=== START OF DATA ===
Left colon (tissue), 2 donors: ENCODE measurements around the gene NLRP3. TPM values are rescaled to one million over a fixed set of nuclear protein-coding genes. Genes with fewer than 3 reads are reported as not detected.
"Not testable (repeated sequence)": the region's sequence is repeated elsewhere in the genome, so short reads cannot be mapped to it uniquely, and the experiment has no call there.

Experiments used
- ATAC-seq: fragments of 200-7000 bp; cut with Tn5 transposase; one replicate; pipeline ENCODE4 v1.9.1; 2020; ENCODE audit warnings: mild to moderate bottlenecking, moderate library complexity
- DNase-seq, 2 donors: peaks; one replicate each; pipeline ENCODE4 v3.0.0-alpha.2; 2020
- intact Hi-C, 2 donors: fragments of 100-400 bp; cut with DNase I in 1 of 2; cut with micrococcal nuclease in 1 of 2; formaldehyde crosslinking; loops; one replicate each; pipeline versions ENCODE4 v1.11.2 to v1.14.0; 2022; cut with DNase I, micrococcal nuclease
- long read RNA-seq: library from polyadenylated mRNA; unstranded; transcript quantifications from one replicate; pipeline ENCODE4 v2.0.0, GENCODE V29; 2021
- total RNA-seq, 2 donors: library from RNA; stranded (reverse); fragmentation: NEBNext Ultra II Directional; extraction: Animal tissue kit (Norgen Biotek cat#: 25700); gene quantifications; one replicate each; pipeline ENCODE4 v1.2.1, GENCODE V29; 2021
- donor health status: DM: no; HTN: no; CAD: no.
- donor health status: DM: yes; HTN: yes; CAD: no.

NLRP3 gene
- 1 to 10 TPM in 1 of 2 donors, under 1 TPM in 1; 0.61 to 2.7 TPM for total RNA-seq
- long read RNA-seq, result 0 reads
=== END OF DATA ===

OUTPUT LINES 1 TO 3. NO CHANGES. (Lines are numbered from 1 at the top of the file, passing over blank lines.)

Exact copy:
Left colon (tissue), 2 donors: ENCODE measurements around the gene NLRP3. TPM values are rescaled to one million over a fixed set of nuclear protein-coding genes. Genes with fewer than 3 reads are reported as not detected.
"Not testable (repeated sequence)": the region's sequence is repeated elsewhere in the genome, so short reads cannot be mapped to it uniquely, and the experiment has no call there.

Experiments used